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dc.contributor.authorSouthgate, Thomas D
dc.contributor.authorGarside, Elloise
dc.contributor.authorMargison, Geoffrey P
dc.contributor.authorFairbairn, Leslie J
dc.date.accessioned2009-07-07T10:01:47Z
dc.date.available2009-07-07T10:01:47Z
dc.date.issued2006-08
dc.identifier.citationDual agent chemoprotection by retroviral co-expression of either MDR1 or MRP1 with the P140K mutant of O6-methylguanine-DNA-methyl transferase. 2006, 8 (8):972-9 J Gene Meden
dc.identifier.issn1099-498X
dc.identifier.pmid16733832
dc.identifier.doi10.1002/jgm.914
dc.identifier.urihttp://hdl.handle.net/10541/72678
dc.description.abstractTumour resistance to chemotherapeutic agents results in most chemotherapy being administered in a multi-agent fashion that is often associated with a high level of toxicity in highly proliferative tissues such as the haematopoietic compartment. Thus, whilst many genetic manipulation strategies aim to protect normal tissue against a single component of a multi-agent regime, it is clearly preferable to protect normal cells against all toxicities. In this study we have used retroviral gene transfer to achieve co-expression of either p-glycoprotein (MDR1) or multi-drug resistance-related protein 1 (MRP1) with the P140K mutant form of O6-methylguanine-DNA-methyl transferase (MGMT) which, unlike the wild-type protein, is insensitive to inactivation by tumour sensitisers such as O6-benzylguanine (O6-BeG) or PaTrin2. The combination of certain MDR1/MRP1 substrate drugs with O6-alkylating agents (against which MGMT confers resistance) is particularly myelotoxic. We show here that haematopoietic progenitors co-expressing mutant MGMT with an ABC-transporter exhibit resistance to combination chemotherapy in vitro. This combination of drug transporter and DNA repair function may provide an effective in vivo protection of the haematopoietic compartment during tumour ablation using combination chemotherapy.
dc.language.isoenen
dc.subjectHaematopoietic Stem Cellsen
dc.subject.mesh3T3 Cells
dc.subject.meshAnimals
dc.subject.meshAntineoplastic Agents, Alkylating
dc.subject.meshAntineoplastic Agents, Phytogenic
dc.subject.meshAntineoplastic Combined Chemotherapy Protocols
dc.subject.meshCarmustine
dc.subject.meshDrug Resistance, Multiple
dc.subject.meshDrug Resistance, Neoplasm
dc.subject.meshEtoposide
dc.subject.meshGene Expression
dc.subject.meshGene Transfer Techniques
dc.subject.meshGenes, MDR
dc.subject.meshGreen Fluorescent Proteins
dc.subject.meshHematopoietic Stem Cells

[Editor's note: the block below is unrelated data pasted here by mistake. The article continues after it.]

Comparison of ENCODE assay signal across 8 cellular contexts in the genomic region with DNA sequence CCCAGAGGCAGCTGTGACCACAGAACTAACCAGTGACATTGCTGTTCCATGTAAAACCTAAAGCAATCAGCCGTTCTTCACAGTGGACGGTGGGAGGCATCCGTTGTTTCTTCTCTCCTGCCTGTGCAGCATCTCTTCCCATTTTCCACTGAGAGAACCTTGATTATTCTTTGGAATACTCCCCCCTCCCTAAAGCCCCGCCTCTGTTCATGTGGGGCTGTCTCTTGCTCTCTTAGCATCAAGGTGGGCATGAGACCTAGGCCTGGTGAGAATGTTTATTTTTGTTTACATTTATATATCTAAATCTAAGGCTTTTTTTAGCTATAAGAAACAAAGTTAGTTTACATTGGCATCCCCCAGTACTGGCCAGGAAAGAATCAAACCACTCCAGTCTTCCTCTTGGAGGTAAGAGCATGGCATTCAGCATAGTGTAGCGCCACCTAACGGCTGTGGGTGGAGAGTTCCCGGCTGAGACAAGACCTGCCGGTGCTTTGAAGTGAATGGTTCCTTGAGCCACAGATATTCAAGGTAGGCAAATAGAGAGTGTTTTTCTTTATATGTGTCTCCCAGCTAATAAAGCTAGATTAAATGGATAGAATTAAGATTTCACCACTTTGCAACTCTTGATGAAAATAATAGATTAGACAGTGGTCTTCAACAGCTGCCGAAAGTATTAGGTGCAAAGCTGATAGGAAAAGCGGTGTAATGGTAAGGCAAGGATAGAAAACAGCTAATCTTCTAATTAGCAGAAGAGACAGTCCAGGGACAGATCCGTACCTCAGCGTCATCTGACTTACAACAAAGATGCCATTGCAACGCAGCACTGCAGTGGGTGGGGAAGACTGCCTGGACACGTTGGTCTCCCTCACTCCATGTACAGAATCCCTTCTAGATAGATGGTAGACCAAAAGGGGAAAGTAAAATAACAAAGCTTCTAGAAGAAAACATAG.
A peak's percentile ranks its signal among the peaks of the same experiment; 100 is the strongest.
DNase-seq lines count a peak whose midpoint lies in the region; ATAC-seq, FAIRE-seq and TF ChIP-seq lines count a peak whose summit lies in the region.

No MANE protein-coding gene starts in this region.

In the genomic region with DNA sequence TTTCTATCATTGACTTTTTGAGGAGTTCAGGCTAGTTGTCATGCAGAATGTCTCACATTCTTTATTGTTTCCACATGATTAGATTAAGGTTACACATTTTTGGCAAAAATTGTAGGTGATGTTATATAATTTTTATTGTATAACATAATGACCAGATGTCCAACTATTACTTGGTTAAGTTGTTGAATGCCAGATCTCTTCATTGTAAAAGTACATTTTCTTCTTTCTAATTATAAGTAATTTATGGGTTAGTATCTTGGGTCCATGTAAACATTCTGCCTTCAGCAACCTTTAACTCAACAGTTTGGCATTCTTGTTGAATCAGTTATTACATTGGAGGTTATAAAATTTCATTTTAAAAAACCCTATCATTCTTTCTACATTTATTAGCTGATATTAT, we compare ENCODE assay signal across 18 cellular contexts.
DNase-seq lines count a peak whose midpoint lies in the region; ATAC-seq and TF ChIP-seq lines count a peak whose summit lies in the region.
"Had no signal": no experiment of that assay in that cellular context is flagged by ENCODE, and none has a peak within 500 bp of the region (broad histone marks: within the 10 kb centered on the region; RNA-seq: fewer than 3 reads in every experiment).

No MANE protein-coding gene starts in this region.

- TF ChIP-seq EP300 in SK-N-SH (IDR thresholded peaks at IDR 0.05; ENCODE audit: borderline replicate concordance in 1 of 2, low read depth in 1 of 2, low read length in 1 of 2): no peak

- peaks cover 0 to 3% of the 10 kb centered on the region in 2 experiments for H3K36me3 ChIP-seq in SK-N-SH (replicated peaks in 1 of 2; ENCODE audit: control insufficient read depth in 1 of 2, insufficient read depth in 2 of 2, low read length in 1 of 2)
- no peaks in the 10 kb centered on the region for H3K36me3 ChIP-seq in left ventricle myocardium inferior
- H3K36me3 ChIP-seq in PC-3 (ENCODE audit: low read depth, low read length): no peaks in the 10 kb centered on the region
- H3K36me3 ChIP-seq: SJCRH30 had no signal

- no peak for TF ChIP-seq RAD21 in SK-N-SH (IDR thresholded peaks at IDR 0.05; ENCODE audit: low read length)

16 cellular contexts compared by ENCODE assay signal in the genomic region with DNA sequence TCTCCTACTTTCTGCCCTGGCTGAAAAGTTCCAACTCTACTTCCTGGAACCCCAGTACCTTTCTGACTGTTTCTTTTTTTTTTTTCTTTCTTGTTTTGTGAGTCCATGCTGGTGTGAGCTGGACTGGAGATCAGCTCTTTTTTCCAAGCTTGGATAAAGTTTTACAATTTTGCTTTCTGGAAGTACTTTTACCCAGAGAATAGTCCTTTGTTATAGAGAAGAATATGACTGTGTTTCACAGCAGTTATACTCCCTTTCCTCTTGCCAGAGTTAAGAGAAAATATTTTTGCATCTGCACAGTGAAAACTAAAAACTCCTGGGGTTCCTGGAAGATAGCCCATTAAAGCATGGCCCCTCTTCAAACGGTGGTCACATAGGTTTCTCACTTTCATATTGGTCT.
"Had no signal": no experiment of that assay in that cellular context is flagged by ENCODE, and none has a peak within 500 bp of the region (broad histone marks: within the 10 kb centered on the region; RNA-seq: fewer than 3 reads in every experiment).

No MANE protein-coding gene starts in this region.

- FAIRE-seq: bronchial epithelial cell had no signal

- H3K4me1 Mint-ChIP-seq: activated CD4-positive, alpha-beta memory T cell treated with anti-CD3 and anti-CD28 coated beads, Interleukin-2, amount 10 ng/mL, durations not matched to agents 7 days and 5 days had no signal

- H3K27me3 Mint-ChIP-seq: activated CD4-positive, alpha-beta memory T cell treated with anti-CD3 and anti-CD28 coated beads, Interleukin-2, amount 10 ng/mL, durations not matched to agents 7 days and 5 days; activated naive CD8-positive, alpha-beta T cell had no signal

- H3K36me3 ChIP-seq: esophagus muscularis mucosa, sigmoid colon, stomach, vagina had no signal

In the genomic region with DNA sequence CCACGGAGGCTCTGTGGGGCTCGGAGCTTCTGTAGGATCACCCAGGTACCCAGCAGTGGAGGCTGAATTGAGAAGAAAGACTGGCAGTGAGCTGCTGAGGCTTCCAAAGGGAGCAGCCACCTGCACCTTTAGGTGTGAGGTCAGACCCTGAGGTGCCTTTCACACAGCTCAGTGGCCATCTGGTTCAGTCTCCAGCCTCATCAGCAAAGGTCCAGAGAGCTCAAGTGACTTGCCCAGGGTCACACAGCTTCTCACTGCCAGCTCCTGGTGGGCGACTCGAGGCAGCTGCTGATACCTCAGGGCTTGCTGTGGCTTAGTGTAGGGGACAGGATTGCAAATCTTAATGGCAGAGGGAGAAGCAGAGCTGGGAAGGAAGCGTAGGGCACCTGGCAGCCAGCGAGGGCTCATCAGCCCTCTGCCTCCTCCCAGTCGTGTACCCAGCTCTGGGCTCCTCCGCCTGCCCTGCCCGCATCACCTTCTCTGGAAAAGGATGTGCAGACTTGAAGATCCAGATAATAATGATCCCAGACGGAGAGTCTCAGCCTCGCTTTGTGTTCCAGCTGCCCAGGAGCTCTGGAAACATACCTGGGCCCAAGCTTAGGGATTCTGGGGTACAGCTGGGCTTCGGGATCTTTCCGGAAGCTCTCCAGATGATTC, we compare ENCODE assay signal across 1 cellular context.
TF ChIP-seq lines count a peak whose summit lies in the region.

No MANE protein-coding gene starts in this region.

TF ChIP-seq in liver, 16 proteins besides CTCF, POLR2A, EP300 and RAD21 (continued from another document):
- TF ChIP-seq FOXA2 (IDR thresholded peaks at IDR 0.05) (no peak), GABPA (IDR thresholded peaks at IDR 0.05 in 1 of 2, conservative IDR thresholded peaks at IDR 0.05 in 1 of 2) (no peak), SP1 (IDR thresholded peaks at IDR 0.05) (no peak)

dc.subject.meshHumans
dc.subject.meshK562 Cells
dc.subject.meshMice
dc.subject.meshMultidrug Resistance-Associated Proteins
dc.subject.meshMutation
dc.subject.meshO(6)-Methylguanine-DNA Methyltransferase
dc.subject.meshP-Glycoprotein
dc.subject.meshRetroviridae
dc.subject.meshTransduction, Genetic
dc.titleDual agent chemoprotection by retroviral co-expression of either MDR1 or MRP1 with the P140K mutant of O6-methylguanine-DNA-methyl transferase.en
dc.typeArticleen
dc.contributor.departmentCancer Research UK Gene Therapy Group, Paterson Institute for Cancer Research, Christie Hospital NHS Trust, Wilmslow Road, Manchester M20 4BX, UK. Tsouthgate@picr.man.ac.uken
dc.identifier.journalThe Journal of Gene Medicineen
html.description.abstractTumour resistance to chemotherapeutic agents results in most chemotherapy being administered in a multi-agent fashion that is often associated with a high level of toxicity in highly proliferative tissues such as the haematopoietic compartment. Thus, whilst many genetic manipulation strategies aim to protect normal tissue against a single component of a multi-agent regime, it is clearly preferable to protect normal cells against all toxicities. In this study we have used retroviral gene transfer to achieve co-expression of either p-glycoprotein (MDR1) or multi-drug resistance-related protein 1 (MRP1) with the P140K mutant form of O6-methylguanine-DNA-methyl transferase (MGMT) which, unlike the wild-type protein, is insensitive to inactivation by tumour sensitisers such as O6-benzylguanine (O6-BeG) or PaTrin2. The combination of certain MDR1/MRP1 substrate drugs with O6-alkylating agents (against which MGMT confers resistance) is particularly myelotoxic. We show here that haematopoietic progenitors co-expressing mutant MGMT with an ABC-transporter exhibit resistance to combination chemotherapy in vitro. This combination of drug transporter and DNA repair function may provide an effective in vivo protection of the haematopoietic compartment during tumour ablation using combination chemotherapy.


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